Because for all its explorations of power and insanity, CALIGULA is still a PENTHOUSE production. Yes, there are many scenes of pornography. This isn’t softcore fare, either. There are money shots and penetration and dick sucking and everything you’d be ashamed of watching if your mother found out about it.
Is this excessive? Yes. Then again, it’s actually called for. Caligula is not a subject that can be handled in a soft way. His lunacy has to be portrayed like a giant, rigid cock, like the scene where he pimps out the senators’ wives and dances gaily among the orgy, ridiculing those who didn’t have the courage to fight back against him. McDowell jumps into this role and plays it to the hilt. Sometimes, even though it’s obviously a movie (and a period piece at that), you start wondering if McDowell is actually acting, he lives the role so perfectly.
But special notice goes to O’Toole as Tiberius. He is a grim spectre of a man, riddled by syphilis and his own brand of insanity. As his lesion-pocked, gaunt body frolicks among the nubile bodies of young girls and boys, it forces one to gag, especially when he smiles. Jesus, those cold, merciless, ghastly smiles. And like McDowell, he lives his role, especially when he’s teaching Caligula the rules of power, about how it’s better to be feared than loved, about how fate chose him to govern swine, about serving the state even though they’re wicked beasts. “The Senate is the natural enemy of every Caesar,” he says at one point. Considering how things worked out for Caligula, he probably should have listened a bit closer . . . .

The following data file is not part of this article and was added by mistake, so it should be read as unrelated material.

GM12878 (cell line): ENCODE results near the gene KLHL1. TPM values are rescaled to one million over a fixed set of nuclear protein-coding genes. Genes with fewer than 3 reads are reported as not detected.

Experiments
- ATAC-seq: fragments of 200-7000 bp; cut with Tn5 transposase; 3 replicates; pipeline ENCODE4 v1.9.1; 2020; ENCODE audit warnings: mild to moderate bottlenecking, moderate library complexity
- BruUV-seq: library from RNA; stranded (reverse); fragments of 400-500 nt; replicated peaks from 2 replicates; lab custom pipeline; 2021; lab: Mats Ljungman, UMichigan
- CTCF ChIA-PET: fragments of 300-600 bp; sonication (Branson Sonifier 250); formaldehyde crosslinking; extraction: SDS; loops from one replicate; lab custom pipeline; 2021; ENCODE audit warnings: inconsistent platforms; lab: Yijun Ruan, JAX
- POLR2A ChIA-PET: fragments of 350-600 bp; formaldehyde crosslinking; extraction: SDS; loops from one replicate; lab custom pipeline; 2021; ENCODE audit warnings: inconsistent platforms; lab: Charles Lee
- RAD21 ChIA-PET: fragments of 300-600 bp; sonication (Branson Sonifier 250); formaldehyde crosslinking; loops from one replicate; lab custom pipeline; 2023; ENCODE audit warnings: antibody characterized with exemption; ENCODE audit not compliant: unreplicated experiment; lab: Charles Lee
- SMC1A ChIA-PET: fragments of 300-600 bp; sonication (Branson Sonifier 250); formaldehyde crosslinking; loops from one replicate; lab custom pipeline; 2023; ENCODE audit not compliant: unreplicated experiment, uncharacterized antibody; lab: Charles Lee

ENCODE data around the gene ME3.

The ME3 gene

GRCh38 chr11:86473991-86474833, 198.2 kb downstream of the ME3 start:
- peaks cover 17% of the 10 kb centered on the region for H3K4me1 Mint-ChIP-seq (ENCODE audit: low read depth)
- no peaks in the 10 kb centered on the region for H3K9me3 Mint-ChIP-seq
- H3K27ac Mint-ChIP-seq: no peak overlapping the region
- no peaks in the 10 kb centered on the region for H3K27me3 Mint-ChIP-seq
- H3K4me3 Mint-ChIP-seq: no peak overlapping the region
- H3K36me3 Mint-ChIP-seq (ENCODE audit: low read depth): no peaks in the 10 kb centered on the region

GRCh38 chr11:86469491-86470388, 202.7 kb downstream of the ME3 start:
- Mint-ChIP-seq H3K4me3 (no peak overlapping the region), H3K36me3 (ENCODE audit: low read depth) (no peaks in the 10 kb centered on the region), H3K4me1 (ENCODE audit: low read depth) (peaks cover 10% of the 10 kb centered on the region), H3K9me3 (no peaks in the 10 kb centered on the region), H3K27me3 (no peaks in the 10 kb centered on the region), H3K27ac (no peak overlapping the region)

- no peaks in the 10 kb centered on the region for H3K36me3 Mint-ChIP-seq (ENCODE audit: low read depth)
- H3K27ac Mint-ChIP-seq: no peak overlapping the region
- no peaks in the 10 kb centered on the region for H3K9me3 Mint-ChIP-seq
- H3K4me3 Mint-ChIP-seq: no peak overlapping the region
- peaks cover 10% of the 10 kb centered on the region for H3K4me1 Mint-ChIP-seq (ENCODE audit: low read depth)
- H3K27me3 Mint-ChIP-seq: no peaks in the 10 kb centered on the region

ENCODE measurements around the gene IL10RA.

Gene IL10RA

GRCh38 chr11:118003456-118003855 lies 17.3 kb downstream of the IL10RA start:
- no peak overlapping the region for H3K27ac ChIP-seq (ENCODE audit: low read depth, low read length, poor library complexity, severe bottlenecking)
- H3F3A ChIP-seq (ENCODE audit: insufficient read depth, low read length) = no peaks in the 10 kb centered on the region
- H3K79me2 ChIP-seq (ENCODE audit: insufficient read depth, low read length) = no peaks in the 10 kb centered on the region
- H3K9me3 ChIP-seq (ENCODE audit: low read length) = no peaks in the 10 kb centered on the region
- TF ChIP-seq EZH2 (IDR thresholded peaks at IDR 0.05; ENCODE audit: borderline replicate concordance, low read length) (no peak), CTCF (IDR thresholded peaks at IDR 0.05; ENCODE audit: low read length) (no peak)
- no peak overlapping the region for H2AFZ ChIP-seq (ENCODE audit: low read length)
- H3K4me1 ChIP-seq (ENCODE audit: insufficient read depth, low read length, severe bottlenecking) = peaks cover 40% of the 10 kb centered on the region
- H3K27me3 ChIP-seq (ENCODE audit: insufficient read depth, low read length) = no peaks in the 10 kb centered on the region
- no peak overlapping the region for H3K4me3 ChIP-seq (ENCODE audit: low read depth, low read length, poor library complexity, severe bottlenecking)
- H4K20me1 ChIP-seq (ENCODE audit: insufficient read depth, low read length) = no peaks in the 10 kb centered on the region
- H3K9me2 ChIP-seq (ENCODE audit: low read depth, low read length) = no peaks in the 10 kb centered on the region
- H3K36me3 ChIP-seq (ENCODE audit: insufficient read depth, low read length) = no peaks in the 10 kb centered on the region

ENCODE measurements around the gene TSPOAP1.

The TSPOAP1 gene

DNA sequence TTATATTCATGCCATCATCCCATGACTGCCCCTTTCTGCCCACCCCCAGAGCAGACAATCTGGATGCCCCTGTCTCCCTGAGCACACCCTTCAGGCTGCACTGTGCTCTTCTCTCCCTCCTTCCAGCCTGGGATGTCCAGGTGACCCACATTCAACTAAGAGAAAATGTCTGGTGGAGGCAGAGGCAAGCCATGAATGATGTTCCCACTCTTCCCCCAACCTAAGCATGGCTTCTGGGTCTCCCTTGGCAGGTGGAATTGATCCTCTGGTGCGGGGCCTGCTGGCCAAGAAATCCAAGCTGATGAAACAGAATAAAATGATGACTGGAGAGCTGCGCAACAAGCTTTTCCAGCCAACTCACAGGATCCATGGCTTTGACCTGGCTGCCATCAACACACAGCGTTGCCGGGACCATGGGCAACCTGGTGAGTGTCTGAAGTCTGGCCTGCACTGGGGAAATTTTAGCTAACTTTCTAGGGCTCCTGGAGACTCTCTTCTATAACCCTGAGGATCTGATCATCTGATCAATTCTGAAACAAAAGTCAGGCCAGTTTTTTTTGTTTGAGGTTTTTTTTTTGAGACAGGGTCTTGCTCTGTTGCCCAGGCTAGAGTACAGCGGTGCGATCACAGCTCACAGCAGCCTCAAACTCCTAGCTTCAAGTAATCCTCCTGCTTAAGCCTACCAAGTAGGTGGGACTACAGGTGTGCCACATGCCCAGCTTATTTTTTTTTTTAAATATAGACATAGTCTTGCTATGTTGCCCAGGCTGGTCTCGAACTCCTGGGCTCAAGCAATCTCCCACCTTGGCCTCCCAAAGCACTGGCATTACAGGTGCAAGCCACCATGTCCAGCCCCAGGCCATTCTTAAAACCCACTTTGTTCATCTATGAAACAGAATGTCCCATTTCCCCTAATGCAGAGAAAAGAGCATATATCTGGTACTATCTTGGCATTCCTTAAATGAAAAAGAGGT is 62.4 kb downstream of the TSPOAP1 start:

But Tiberius is a very dangerous man, too. In one scene, he offers Caligula a goblet of wine as a reward. Caligula, wily even at a young age, knew enough to offer the cup first to Germanicus, the beloved nephew of Tiberius. Just as the young, naïve boy is about to drink, Tiberius, a tired grin on his face, casually covers the goblet with a hand and takes it away.
To think, if Tiberius had poisoned a young Caligula, Rome would have been spared years of torment, misery, insanity, depravity, and blood. Lots and lots of blood.
Many of you might question why this movie is being talked about on a horror movie blog, but truly, this is one of the most powerful horror movies ever made. It so unflinchingly looks at the darkest, most twisted period of the history of humanity that you will never forget it, no matter how hard you might try.
It offends. It goes over the top with its excessive nature. It gets to you. It disgusts. Most importantly, it takes you to places that will horrify you to no end. This hell ride has earned its grim place in cinematic history in fucking spades. Don’t miss it.
Note: After John turned in this review, it came to his attention that the film was, for the most part, shot by Tinto Brass. It was only after principal photography concluded that a dispute between him and Guccione wrestled control away from Brass, and he was practically erased from the history of this film. His name is not listed on the cover copy, nor is it in the credits. Guccione shot a few additional scenes and with the help of Giancarlo Lui edited the film to its present state.Have You Read...?